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Having first tried the new HR-V overseas, we see how it performs on UK roads.
Standard equipment on Advance Style:
LED active cornering headlights, LED front indicators and fog lights, roof rails, electric heated tilting door mirrors, automatic wipers, hands-free powered tailgate, heated steering wheel, heated front seats, dual zone air conditioning, 9in touchscreen satnav, wireless Apple Carplay and Android Auto, wireless charging, smart entry and start, front and rear parking sensors, reversing camera, adaptive cruise control, two front and two rear USB ports, autonomous emergency braking, blind spot information, cross traffic monitor, tyre pressure monitoring system, road departure mitigation, lane keep assist, traffic sign recognition.
Having dazzled the new car market in 2020 with its sci-fi electric E, Honda's big new car launch the following year covered more conventional ground, with the third-generation version of its HR-V. It's a compact SUV, rivalling cars such as the Ford Puma, although the HR-V is at the larger end of that segment, and in fact nudges close in length to C-segment cars such as the Nissan Qashqai (the latter less than 6cm longer). Having first tried the HR-V on the international launch last year, we've now had the chance to sample it on UK roads.
Looking over what seems like a relatively high bonnet line (although large door mirrors help with all-round visibility) the HR-V does feel like a large car - not unwieldy, but certainly without the nimbleness of something like a Puma, although drivers who are drawn to SUVs because they want more of a 'big car' feeling might appreciate this.
There's also none of the Ford's handling sharpness here. The HR-V feels woolly and pedestrian in corners and clearly doesn't appreciate being hustled. On a more positive note, the Honda's ride quality is good - rarer than you might think in this segment.
There's only one engine option with the HR-V - a conventional hybrid that pairs two electric motors with a 1.5-litre petrol engine for a combined output of 131hp. It's fine performance-wise, and the technical complexities of the different power sources are handled smoothly enough, but a droning engine note makes itself heard under even light acceleration, while tackling an uphill motorway on-ramp turns things positively cacophonous. Although, like with most hybrids, the HR-V will switch between electric-only, EV-and-engine-together, and engine-charges-the-battery modes according to which it judges most efficient at any particular time, it seems generally unwilling to spend much time in EV mode, regardless of battery state. Coasting on electric power alone is fine, but a light touch is needed on the accelerator not to engage the petrol engine, even at low speed when driving around town.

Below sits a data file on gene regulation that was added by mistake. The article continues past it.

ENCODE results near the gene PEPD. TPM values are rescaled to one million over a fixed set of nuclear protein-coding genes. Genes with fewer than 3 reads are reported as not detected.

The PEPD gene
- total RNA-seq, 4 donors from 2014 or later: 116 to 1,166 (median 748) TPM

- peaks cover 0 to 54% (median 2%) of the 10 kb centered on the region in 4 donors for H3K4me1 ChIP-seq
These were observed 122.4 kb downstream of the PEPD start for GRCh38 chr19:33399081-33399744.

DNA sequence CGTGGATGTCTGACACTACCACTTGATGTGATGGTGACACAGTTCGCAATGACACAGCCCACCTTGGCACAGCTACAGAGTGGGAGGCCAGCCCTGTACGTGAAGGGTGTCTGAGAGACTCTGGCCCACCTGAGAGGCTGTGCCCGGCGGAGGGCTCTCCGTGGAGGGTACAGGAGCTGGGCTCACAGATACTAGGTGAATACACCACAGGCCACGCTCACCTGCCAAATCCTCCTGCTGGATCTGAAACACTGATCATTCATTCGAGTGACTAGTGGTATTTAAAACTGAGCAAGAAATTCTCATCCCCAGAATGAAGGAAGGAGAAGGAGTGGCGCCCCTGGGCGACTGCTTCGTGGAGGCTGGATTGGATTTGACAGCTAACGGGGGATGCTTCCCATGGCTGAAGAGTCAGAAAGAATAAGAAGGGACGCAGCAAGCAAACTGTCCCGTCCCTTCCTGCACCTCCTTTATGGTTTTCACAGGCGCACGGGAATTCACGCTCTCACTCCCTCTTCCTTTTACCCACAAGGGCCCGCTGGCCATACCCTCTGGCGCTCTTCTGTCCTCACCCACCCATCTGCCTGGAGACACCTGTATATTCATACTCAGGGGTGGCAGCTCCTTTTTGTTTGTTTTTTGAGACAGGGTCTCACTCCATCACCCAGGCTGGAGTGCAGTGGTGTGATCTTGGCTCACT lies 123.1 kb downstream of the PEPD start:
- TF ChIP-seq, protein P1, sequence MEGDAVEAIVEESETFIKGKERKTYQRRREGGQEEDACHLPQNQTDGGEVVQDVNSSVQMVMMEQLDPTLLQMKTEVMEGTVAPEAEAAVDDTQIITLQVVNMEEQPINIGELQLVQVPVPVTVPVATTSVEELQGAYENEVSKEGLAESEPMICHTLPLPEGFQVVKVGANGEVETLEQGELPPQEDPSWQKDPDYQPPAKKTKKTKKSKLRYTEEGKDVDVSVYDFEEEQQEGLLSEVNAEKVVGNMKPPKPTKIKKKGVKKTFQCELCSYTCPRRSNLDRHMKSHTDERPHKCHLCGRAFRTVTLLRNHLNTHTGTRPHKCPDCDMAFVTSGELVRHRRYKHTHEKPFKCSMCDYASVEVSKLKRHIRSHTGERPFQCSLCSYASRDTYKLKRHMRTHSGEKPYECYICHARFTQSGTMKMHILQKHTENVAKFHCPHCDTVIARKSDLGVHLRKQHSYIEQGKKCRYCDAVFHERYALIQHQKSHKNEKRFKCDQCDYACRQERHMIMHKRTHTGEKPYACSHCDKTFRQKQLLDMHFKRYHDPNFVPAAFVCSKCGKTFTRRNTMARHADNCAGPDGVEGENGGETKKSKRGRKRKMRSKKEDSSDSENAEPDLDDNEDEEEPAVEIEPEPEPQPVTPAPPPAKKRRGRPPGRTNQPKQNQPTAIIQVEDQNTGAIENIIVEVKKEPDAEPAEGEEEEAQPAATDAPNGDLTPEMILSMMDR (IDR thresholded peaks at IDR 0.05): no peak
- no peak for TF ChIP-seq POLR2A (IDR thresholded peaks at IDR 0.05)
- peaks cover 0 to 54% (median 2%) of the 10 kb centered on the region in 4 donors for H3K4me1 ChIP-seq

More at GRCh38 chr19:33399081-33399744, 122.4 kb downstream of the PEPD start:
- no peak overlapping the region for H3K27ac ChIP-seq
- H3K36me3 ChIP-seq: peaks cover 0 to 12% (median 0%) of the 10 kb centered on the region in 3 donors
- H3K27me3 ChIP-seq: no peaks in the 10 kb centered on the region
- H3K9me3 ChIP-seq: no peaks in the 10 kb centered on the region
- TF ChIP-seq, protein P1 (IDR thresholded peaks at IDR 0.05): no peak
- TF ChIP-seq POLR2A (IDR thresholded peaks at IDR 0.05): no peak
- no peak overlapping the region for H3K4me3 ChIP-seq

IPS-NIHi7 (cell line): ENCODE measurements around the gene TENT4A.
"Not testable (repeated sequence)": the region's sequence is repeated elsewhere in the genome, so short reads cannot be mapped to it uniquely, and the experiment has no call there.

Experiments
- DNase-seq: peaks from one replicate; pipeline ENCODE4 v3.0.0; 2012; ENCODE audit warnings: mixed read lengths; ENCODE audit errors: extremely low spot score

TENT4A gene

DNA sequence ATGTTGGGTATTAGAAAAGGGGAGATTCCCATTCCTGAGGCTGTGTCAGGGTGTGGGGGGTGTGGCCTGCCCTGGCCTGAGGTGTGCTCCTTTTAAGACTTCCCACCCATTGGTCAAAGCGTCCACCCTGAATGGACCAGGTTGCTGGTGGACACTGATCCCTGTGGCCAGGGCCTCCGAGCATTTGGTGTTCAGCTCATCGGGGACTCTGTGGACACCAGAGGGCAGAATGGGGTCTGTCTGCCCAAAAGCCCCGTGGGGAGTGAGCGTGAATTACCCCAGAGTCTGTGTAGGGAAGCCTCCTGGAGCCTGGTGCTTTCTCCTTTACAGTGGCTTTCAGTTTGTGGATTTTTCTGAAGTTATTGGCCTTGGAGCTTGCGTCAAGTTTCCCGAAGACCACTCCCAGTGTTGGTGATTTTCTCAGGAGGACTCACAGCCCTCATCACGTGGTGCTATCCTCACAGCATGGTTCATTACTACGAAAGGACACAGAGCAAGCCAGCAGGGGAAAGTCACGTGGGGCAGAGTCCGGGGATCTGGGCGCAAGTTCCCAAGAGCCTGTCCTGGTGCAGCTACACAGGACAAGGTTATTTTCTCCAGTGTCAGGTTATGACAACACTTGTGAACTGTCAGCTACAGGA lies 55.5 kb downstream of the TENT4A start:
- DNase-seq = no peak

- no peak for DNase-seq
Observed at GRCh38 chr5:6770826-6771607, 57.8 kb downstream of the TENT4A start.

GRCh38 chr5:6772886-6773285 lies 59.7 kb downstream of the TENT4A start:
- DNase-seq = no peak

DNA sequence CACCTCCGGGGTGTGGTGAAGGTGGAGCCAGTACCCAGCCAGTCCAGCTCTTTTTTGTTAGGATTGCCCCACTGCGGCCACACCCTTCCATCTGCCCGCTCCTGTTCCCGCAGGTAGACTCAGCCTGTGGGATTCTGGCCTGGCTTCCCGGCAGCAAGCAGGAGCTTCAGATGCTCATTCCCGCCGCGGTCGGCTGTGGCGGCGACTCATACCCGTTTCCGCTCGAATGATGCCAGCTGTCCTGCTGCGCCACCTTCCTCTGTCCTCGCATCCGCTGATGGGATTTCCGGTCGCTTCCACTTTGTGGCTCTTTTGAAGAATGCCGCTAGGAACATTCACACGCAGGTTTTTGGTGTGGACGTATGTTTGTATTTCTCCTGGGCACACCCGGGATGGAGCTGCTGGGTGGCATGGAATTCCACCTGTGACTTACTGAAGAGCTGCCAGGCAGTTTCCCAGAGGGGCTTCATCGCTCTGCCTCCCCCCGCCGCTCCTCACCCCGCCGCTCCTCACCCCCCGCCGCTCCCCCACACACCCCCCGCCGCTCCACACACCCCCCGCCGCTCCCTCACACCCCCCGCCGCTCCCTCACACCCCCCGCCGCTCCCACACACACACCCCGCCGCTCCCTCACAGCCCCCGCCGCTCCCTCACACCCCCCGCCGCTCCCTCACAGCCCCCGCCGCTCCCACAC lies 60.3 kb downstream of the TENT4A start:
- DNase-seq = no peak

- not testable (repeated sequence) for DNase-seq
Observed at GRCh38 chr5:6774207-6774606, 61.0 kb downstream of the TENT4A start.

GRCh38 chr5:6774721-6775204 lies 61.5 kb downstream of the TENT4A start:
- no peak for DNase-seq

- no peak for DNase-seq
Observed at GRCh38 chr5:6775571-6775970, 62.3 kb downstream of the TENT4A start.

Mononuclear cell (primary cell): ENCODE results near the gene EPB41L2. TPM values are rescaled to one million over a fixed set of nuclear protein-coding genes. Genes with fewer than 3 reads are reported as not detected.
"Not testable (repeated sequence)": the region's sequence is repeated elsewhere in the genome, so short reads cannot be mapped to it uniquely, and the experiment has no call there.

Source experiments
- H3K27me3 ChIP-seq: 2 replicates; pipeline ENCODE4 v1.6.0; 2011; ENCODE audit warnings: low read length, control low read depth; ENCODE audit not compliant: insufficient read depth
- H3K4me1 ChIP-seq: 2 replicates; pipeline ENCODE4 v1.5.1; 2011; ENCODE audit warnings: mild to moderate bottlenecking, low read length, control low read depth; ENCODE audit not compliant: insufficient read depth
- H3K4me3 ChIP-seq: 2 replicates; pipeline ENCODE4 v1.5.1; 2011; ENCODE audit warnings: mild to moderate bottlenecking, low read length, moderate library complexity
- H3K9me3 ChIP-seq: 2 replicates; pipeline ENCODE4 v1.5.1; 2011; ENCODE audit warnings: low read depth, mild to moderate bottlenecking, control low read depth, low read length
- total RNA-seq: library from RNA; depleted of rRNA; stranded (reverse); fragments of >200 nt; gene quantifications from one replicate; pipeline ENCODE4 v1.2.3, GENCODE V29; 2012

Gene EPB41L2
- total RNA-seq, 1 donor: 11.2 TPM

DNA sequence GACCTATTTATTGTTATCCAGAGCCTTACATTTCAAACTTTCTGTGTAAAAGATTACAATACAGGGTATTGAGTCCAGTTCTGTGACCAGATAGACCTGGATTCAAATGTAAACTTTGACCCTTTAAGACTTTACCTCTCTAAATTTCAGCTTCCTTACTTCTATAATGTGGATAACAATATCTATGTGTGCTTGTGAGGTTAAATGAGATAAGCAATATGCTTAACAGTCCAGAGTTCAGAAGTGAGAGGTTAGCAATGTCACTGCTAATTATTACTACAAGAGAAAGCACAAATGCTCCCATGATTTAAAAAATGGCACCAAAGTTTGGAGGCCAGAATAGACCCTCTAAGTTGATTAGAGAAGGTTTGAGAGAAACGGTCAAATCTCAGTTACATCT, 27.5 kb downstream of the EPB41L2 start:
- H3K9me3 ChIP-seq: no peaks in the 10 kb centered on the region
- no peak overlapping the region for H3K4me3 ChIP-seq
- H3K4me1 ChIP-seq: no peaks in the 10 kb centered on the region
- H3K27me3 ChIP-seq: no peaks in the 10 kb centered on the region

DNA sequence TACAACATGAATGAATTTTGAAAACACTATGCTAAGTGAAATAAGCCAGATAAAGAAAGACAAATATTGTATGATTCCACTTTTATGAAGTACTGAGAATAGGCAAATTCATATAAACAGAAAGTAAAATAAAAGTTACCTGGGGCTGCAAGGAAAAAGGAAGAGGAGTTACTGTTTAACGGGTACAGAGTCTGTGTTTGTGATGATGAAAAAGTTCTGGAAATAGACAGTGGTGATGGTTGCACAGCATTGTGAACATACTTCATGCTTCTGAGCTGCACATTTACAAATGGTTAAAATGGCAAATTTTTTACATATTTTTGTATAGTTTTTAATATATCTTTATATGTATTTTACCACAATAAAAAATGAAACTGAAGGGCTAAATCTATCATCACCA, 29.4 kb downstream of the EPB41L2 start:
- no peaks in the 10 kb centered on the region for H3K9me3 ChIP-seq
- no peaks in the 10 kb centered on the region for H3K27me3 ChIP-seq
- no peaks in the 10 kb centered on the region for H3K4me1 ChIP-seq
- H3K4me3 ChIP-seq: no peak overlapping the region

With the top-spec Advance Style equipment grade tested here, the HR-V's interior colour scheme, involving lots of cream (to our eyes anyway - the spec sheet calls it light grey) and also some copper detailing around the gear lever, might divide opinion, but we appreciate the added visual interest it provides. Materials are generally decent, though perhaps a few more scratchy plastic areas are present than with some rivals. On a more positive spec note, we found the heated seats and steering wheel particularly welcome on our January test drive.
On the infotainment front, the central touchscreen's graphics aren't the most modern, while in front of the driver, what looks at first glance like a fully digital dash actually features a physical speedometer, mounted next to a smaller screen, which includes an adjustable 'rev counter' area that is also capable of displaying other information such as satnav instructions. It works well enough, but isn't as visually impressive as rivals' full displays.
Although the HR-V is one of the largest cars in its class, that doesn't necessarily mean increased practicality. For one thing, although it is technically a five-seater, the middle section of the rear bench is narrow and raised significantly higher than the seats either side, meaning most adults would struggle to fit. On the plus side, there's lots of rear legroom, passengers in the 'proper' seats should be OK for headroom unless they are very tall, and Honda's 'Magic Seat' arrangement allows the squabs to be folded out of the way to accommodate tall luggage items in the rear of the cabin (the seats also fold flat in the conventional way). This augments a boot that at 320 litres with the Advance Style grade (335 litres otherwise) is fairly small - another disappointment given the HR-V's overall size.
And there's more bad news for the Honda when we consider running costs. With its hybrid powertrain, you would expect it to have an advantage on fuel economy and emissions when compared with rivals such as the mild hybrid Puma, but in fact the Honda and Ford are very evenly matched in official WLTP testing. In addition, the also fully-hybrid version of the Renault Captur is a decent chunk more efficient still, while the HR-V is also expensive to buy compared with both those rivals.
Honda HR-V 1.5i-MMD Advance Style eCVT
Residual value: 38.9%
Service, maintenance and repair: £1,840
Cost per mile: 48.81p
Fuel consumption: 52.3mpg
CO2 (BIK %): 122g/km (28%)
BIK 20/40% a month: £147/£293
Luggage capacity: 320 litres
Engine size/power: 1,498cc/107hp plus 131hp electric motor